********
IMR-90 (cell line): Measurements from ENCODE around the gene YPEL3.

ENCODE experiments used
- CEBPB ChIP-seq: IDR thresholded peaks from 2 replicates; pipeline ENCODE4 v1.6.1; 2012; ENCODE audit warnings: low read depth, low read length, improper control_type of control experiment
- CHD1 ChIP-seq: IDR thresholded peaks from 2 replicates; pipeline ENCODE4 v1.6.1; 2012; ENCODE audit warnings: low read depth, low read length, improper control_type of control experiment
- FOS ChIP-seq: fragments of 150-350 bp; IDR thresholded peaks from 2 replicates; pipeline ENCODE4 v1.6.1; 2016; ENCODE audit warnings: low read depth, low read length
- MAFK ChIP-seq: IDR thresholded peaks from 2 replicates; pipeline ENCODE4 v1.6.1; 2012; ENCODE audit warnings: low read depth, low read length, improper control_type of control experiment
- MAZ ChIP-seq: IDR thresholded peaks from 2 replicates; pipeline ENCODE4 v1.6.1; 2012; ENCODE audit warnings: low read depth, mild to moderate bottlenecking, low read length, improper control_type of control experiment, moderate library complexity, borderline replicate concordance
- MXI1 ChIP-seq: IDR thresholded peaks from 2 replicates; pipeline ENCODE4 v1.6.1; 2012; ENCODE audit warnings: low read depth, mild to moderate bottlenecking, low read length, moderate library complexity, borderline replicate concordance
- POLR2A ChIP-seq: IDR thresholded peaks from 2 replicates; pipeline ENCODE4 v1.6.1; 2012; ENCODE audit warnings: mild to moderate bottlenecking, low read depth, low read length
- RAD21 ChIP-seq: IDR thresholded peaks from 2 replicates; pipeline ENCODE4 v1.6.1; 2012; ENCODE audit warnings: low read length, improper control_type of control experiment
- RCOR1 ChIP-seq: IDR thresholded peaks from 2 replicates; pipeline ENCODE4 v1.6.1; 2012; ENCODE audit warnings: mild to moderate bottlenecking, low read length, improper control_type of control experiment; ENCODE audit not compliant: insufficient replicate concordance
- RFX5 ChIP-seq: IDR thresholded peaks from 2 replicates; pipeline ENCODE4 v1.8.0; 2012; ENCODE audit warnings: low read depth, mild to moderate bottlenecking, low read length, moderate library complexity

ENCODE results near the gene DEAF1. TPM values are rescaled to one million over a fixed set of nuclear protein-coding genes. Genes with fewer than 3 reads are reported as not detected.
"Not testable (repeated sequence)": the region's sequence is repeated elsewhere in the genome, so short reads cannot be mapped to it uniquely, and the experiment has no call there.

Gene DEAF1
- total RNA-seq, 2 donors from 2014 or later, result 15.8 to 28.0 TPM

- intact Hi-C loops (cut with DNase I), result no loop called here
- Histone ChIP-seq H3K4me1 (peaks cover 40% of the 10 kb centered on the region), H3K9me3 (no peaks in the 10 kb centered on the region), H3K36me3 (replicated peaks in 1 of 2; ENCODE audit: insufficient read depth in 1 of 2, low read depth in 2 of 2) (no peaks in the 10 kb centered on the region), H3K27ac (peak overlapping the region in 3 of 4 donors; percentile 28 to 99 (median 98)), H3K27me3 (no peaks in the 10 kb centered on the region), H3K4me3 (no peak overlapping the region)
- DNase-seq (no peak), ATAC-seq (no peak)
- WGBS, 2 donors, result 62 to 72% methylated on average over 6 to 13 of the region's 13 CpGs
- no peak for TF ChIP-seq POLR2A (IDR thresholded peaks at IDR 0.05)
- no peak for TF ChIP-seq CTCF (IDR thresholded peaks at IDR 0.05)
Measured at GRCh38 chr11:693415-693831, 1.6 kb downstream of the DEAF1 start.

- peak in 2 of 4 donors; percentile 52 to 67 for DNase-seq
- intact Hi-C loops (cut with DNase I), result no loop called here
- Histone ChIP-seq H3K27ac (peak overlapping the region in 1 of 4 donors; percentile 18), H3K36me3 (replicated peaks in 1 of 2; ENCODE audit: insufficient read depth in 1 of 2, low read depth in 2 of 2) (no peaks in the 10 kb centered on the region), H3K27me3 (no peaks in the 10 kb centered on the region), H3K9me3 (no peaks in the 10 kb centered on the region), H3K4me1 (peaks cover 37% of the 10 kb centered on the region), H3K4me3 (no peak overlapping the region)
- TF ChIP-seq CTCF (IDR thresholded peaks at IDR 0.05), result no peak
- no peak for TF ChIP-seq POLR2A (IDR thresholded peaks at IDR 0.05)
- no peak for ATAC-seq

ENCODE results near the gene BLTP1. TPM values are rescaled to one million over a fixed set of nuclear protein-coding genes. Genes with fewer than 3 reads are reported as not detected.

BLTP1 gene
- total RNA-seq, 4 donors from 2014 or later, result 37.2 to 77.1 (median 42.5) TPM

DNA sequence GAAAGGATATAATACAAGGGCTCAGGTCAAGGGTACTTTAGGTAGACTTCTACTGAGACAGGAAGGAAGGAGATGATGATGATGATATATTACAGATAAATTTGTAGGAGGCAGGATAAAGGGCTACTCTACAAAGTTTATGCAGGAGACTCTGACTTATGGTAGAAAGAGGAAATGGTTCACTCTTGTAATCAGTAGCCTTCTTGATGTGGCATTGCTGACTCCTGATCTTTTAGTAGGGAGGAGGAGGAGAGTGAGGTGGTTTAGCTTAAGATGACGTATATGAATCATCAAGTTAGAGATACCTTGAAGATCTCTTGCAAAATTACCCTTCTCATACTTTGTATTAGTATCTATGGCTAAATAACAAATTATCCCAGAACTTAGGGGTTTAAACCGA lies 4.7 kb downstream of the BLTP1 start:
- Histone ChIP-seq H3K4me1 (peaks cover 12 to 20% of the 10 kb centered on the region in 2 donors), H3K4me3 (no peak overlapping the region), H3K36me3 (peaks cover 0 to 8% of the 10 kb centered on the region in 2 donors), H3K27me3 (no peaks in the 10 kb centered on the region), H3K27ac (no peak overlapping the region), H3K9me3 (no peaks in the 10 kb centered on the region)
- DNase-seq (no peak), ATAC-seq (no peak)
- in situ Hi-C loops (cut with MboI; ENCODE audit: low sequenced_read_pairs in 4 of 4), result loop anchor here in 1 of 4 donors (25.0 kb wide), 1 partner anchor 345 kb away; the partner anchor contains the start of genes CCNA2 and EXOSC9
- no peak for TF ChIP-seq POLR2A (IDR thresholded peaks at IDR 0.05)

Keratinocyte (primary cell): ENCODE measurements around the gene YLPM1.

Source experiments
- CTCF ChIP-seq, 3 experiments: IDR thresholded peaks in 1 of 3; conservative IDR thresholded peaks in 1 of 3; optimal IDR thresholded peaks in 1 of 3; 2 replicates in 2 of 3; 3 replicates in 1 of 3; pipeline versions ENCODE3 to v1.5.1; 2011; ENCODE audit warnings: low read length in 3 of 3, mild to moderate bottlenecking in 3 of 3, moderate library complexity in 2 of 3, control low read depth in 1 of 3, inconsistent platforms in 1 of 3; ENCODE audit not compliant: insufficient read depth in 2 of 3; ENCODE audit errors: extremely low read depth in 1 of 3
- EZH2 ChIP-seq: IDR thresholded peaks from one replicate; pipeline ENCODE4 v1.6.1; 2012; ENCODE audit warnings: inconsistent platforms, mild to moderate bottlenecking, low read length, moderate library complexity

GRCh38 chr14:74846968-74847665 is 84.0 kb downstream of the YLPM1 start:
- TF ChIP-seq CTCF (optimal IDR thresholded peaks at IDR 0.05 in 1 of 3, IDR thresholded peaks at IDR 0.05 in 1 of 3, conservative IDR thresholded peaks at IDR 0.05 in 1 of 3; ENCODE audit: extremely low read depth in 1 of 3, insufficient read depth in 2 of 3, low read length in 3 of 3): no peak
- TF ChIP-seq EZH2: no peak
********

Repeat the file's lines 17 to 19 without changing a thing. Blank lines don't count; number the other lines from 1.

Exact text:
- intact Hi-C loops (cut with DNase I), result no loop called here
- Histone ChIP-seq H3K4me1 (peaks cover 40% of the 10 kb centered on the region), H3K9me3 (no peaks in the 10 kb centered on the region), H3K36me3 (replicated peaks in 1 of 2; ENCODE audit: insufficient read depth in 1 of 2, low read depth in 2 of 2) (no peaks in the 10 kb centered on the region), H3K27ac (peak overlapping the region in 3 of 4 donors; percentile 28 to 99 (median 98)), H3K27me3 (no peaks in the 10 kb centered on the region), H3K4me3 (no peak overlapping the region)
- DNase-seq (no peak), ATAC-seq (no peak)